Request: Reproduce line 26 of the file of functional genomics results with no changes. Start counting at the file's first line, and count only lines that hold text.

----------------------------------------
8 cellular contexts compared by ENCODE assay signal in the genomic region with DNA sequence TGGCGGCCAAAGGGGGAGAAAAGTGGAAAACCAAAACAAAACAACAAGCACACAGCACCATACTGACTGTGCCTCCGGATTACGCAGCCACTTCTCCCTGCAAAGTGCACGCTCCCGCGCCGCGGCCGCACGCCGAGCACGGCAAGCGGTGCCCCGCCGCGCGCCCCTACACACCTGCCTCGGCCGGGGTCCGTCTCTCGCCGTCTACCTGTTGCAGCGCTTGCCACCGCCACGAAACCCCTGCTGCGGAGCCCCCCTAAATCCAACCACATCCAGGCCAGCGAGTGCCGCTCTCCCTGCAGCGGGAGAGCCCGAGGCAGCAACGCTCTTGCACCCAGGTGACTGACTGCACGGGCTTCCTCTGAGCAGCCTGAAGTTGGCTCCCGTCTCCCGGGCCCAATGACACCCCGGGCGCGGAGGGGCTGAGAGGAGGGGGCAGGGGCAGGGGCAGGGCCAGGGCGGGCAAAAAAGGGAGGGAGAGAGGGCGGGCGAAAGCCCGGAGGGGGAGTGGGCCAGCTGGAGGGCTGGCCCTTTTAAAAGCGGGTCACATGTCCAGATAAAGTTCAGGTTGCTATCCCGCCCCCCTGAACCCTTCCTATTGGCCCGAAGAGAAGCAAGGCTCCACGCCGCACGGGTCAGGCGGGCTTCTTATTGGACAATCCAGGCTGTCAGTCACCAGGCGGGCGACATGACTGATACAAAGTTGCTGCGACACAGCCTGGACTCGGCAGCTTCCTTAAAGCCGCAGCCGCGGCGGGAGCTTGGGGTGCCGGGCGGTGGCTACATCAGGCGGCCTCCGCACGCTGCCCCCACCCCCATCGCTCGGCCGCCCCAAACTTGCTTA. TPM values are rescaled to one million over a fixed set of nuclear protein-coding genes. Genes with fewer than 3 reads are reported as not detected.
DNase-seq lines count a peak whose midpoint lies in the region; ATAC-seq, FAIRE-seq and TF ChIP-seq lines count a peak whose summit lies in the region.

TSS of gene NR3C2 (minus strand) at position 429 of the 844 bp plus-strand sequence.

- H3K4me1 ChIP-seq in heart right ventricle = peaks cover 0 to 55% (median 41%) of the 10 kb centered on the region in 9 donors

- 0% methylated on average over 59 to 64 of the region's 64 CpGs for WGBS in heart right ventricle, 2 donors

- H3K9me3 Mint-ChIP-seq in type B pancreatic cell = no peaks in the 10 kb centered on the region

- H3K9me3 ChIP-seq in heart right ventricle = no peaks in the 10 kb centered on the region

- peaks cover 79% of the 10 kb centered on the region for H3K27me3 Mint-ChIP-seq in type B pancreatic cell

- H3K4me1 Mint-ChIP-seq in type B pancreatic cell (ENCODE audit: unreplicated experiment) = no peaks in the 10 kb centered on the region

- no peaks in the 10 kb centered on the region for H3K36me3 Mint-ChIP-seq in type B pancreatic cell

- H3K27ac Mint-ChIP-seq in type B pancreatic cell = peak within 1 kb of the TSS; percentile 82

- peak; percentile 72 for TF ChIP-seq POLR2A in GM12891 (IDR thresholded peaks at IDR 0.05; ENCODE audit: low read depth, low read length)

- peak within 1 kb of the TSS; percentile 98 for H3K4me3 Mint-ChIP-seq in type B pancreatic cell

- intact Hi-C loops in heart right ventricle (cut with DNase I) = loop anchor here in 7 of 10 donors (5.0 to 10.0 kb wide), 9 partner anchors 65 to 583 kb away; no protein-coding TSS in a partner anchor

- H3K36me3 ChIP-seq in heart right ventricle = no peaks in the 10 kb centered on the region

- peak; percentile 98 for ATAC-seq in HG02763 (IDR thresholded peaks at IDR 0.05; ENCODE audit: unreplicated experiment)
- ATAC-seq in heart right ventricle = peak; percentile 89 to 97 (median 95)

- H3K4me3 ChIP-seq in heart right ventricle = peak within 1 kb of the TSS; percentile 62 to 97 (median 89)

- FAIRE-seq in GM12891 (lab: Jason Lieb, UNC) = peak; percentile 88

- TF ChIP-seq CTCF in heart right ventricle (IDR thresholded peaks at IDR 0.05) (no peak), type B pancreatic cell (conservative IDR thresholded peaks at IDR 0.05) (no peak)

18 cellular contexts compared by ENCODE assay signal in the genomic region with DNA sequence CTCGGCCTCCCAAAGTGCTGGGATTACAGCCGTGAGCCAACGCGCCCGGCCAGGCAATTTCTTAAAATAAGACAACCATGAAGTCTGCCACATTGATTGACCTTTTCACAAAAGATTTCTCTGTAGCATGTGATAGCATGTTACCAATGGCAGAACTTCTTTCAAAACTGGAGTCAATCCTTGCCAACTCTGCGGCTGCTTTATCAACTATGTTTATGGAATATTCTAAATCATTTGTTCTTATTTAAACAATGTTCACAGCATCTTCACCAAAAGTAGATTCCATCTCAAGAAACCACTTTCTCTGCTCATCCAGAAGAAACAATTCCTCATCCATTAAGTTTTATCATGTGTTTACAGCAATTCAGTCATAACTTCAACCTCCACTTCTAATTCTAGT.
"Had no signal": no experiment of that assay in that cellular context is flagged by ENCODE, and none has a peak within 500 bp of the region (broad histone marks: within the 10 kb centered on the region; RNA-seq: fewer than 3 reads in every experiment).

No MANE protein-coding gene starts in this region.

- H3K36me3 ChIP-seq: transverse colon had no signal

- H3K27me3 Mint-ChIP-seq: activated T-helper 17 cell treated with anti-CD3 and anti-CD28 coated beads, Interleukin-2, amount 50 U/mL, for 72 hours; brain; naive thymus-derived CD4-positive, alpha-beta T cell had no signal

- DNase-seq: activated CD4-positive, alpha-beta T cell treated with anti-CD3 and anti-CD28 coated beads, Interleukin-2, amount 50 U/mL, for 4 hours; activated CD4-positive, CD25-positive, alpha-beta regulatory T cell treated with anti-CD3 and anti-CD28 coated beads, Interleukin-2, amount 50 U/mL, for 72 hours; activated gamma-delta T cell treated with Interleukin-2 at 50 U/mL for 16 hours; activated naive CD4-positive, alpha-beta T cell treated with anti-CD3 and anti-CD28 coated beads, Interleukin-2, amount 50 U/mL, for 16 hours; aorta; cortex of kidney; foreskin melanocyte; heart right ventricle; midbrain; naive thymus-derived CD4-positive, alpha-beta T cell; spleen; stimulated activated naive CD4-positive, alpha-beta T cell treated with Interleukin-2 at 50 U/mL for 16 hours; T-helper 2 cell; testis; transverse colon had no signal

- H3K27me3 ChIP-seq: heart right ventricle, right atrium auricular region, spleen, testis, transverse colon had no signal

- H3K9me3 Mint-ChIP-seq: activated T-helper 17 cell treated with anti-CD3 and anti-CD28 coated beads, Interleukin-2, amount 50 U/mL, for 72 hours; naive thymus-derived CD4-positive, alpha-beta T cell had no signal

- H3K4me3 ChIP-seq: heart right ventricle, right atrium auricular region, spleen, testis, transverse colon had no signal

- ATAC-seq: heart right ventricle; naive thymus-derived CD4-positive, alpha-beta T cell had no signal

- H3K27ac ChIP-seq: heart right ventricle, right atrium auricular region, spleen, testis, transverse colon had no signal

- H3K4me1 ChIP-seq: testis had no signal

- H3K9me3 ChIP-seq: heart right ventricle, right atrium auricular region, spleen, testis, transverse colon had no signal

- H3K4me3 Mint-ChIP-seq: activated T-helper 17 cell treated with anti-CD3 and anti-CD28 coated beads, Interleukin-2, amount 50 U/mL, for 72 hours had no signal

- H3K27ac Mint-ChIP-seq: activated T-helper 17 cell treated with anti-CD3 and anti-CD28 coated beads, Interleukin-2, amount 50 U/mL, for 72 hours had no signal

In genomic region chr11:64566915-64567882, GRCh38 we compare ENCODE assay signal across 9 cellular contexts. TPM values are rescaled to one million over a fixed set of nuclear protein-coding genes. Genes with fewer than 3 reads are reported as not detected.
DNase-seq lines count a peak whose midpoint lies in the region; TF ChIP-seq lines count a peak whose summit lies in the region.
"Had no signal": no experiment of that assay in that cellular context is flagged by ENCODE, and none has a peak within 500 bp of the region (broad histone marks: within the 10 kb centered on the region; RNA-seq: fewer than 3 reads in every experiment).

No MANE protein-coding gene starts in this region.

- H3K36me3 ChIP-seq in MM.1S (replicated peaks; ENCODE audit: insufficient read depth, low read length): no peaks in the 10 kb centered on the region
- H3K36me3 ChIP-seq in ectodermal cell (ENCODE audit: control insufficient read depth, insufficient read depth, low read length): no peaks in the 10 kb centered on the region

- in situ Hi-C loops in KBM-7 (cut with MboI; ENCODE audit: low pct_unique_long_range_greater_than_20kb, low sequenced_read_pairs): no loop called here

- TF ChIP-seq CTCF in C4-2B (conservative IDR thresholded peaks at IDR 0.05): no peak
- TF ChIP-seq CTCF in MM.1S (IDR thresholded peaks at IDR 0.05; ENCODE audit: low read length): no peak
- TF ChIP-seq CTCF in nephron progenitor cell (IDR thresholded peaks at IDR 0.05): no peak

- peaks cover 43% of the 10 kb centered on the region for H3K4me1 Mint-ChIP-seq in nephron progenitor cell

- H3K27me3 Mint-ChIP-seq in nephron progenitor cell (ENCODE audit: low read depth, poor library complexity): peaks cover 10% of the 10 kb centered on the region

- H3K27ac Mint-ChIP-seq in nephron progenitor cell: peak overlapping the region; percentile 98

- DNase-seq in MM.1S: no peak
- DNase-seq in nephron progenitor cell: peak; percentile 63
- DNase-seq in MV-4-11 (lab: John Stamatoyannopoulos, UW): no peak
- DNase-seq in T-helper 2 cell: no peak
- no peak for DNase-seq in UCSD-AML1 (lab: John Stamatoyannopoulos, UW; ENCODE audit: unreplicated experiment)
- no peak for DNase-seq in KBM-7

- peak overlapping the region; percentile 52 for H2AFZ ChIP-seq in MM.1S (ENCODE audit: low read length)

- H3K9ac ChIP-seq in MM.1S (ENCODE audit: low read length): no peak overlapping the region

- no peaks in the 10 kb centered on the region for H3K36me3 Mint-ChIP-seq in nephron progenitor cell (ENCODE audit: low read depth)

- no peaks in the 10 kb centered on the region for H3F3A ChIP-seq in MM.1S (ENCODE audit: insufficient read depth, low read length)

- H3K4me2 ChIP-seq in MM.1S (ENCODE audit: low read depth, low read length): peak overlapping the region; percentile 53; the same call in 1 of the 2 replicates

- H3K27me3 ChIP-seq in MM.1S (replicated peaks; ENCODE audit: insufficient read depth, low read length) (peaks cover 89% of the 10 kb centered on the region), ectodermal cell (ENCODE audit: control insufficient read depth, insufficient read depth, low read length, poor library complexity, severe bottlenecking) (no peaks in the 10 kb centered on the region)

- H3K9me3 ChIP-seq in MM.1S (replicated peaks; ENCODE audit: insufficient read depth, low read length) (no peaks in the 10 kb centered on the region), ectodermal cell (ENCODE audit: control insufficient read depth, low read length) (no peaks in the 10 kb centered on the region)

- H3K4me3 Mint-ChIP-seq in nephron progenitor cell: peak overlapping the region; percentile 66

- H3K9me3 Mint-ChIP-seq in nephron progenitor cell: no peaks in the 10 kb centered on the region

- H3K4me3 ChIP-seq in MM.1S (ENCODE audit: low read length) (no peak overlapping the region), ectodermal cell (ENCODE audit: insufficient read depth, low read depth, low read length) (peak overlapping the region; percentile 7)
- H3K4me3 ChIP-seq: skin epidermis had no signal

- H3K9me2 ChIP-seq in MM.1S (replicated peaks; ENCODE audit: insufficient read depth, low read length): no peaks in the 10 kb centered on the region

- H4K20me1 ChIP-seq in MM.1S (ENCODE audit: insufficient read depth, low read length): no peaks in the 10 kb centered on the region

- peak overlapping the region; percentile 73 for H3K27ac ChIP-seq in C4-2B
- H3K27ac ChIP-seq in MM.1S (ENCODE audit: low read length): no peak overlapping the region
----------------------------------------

- DNase-seq: activated CD4-positive, alpha-beta T cell treated with anti-CD3 and anti-CD28 coated beads, Interleukin-2, amount 50 U/mL, for 4 hours; activated CD4-positive, CD25-positive, alpha-beta regulatory T cell treated with anti-CD3 and anti-CD28 coated beads, Interleukin-2, amount 50 U/mL, for 72 hours; activated gamma-delta T cell treated with Interleukin-2 at 50 U/mL for 16 hours; activated naive CD4-positive, alpha-beta T cell treated with anti-CD3 and anti-CD28 coated beads, Interleukin-2, amount 50 U/mL, for 16 hours; aorta; cortex of kidney; foreskin melanocyte; heart right ventricle; midbrain; naive thymus-derived CD4-positive, alpha-beta T cell; spleen; stimulated activated naive CD4-positive, alpha-beta T cell treated with Interleukin-2 at 50 U/mL for 16 hours; T-helper 2 cell; testis; transverse colon had no signal